We are all on the journey of mining for gems in our lives. Every time we move towards looking at the truths – realities, emotions, good, bad, and in between, we are mining for gems…we are refining…for it is not in the rocks that our wisdom lies, but in the gems. And it is in our gems that we live and share wisdom. A little tale about gems…
I am sandstone. I am made up of layers of quartz, feldspar, and lithic fragments. I crumble with much contact and yet in me there are gems. The pain from the chiseler is so great for as he does his work parts of me crumble, disintegrate, fall to pieces, leaving little to garner. The chiseler knows there are gems in me, but I know not only the pain of the chiseler but also of the loss, breakage, disintegration.
I am a metamorphic rock and I have been buried deep underground; under the depths of dirt, sediment, pressure. I am too solid to break easily. I am separated, as a piece is broken off. The chiseler pounds hard, harder. He brings out a bigger mallet, a sharper chisel. He takes angled nicks at my exterior. Pieces chip away, but his sculpting is challenged. More nicks, more angles, more chips. The next strike with his mallet is a deciding crack, a freedom to proceed with the sculpting, the refinement, there is a greater angle of purpose. The time it takes to break away the depths is greater, at times more difficult, but the same, the same purpose, the same goal.
I am igneous rock, volcanic rock, solidified by years of heating and cooling. I know much of the metamorphic’s experience. I know the refining process. I know the chiseler’s purposes. I know the same process. I also know like the other rocks that streaming waters, at times flooding waters, are so much a part of my process, my refinement – I know. Water needs to accompany the hands of the chiseler, if not we all would find little purpose but sediment, gravel, and dust. At times even the waters become the chiseler, it is the only way.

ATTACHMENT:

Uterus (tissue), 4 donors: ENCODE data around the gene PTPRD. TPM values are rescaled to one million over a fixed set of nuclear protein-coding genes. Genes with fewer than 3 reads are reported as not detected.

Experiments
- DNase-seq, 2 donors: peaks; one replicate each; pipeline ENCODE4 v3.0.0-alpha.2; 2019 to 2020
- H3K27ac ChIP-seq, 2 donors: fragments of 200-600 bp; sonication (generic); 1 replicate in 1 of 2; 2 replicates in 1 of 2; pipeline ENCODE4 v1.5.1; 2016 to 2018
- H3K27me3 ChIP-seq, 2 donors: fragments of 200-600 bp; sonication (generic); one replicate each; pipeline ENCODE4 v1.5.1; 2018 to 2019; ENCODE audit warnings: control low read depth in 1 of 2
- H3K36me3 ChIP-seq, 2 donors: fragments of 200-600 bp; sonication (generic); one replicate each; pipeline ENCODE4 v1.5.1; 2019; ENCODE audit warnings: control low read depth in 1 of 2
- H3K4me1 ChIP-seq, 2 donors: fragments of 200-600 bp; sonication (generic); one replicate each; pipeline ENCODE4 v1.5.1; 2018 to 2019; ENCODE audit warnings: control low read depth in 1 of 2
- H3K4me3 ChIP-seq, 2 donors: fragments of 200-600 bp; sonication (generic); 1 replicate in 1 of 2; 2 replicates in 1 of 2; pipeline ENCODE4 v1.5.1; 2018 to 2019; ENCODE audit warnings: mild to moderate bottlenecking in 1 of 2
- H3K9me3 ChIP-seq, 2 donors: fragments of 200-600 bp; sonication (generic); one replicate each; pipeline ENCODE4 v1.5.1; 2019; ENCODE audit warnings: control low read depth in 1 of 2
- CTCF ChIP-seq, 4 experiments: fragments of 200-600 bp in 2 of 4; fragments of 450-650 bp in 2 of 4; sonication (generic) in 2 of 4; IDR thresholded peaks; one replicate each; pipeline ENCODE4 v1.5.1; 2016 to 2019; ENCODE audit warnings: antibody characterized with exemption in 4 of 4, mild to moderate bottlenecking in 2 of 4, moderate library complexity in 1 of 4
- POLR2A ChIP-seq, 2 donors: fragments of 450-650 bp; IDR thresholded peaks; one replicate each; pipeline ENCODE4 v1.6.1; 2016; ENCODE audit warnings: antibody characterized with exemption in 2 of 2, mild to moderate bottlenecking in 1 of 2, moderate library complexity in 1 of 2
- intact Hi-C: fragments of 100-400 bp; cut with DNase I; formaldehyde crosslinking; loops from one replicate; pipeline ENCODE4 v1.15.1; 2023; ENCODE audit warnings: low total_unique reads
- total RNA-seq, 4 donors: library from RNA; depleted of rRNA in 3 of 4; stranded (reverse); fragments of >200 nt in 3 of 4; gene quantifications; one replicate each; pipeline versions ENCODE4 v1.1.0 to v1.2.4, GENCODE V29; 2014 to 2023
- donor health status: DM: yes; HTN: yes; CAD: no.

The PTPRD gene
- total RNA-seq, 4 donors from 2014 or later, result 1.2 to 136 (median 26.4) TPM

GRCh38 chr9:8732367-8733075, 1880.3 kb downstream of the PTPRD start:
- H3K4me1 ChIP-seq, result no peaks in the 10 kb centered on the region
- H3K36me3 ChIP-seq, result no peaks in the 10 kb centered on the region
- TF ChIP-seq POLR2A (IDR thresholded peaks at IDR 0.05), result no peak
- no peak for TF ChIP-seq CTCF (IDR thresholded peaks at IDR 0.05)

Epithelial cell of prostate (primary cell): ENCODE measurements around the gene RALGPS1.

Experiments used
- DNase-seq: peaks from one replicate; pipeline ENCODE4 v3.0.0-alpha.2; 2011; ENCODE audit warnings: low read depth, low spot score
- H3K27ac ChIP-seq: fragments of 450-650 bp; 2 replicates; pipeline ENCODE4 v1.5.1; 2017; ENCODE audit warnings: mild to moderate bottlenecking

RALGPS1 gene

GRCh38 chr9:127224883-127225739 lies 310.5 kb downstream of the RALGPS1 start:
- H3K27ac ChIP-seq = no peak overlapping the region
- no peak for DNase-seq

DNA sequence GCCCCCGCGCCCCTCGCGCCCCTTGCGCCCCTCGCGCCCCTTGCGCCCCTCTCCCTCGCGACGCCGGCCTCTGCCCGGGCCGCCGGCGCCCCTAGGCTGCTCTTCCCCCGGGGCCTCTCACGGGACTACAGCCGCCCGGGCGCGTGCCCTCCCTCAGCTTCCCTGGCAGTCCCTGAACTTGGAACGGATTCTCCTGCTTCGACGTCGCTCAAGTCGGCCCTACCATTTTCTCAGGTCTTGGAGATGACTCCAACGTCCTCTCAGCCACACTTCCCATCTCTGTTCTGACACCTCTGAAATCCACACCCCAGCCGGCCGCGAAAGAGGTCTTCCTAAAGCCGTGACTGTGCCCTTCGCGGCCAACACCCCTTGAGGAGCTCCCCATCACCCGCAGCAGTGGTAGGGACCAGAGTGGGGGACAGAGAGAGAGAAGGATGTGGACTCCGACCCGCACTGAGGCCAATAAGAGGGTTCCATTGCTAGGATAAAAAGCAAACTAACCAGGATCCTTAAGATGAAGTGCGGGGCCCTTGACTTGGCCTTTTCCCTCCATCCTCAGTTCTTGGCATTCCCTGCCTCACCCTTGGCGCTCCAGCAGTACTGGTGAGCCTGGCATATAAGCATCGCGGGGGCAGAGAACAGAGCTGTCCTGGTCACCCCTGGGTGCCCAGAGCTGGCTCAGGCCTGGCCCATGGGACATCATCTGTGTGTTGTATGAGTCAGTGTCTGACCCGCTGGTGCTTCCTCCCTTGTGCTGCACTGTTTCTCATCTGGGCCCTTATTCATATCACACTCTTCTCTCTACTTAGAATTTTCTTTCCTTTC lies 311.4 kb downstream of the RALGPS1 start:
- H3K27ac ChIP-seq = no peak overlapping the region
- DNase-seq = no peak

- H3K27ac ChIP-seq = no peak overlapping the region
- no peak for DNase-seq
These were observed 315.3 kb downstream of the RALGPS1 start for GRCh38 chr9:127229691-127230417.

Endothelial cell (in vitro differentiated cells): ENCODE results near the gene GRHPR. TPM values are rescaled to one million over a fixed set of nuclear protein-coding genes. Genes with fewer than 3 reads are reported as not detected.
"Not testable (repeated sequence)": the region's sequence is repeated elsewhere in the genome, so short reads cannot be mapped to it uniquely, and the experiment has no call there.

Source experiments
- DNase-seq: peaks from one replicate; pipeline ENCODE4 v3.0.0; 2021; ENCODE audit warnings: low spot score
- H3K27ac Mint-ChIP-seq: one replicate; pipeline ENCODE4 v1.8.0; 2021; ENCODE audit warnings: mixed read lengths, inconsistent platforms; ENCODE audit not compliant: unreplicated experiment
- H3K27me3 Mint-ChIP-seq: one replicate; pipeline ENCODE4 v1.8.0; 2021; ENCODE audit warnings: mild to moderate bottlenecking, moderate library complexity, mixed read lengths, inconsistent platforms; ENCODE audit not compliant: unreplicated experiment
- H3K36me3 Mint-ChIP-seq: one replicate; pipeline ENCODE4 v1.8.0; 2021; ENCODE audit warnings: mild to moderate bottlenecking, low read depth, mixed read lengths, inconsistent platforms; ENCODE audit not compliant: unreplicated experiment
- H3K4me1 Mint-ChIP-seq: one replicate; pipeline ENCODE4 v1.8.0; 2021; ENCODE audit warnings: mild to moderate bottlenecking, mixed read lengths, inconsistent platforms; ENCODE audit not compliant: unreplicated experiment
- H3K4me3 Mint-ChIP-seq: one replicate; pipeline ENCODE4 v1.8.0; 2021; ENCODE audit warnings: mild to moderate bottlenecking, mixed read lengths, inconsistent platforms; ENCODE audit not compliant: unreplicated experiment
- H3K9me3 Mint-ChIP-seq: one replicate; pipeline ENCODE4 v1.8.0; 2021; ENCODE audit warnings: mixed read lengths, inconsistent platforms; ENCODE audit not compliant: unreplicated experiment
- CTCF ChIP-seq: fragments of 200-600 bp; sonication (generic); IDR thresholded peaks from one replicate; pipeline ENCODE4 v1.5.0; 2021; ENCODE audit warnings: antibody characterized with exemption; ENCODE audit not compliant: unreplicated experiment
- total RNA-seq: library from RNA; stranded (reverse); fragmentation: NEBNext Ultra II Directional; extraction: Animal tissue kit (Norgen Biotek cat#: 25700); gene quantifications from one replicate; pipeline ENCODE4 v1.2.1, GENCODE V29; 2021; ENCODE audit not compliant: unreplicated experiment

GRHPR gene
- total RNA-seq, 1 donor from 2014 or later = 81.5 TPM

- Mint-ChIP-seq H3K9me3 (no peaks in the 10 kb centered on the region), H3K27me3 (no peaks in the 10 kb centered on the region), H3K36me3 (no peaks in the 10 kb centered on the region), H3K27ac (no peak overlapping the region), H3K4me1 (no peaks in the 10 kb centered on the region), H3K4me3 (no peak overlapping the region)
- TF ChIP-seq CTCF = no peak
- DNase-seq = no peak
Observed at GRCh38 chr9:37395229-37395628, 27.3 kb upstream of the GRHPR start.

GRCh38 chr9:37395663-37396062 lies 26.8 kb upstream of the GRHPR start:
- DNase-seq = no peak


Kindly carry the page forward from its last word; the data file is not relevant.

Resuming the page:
The chiseler labors knowingly. The rocks endure the course of action. There is a persistent effort on the part of the chiseler. There is an enduring stripping experienced in the refinement. There would be no purpose in the refinement if there was not an outcome, a new way of being, a new purpose, if there wasn’t something to labor after – the goal of every chiseler, a gem, a precious gem. The process is painfully the same, no matter the location of the mining. The type of gem doesn’t really matter, for its value is in the eye of the beholder.
The chiseler’s hands are strong, the fingers etched by the streaming waters and sediment, but in the process and labor there comes many gems – precious, valuable gems. Take pleasure in the gems…others will too.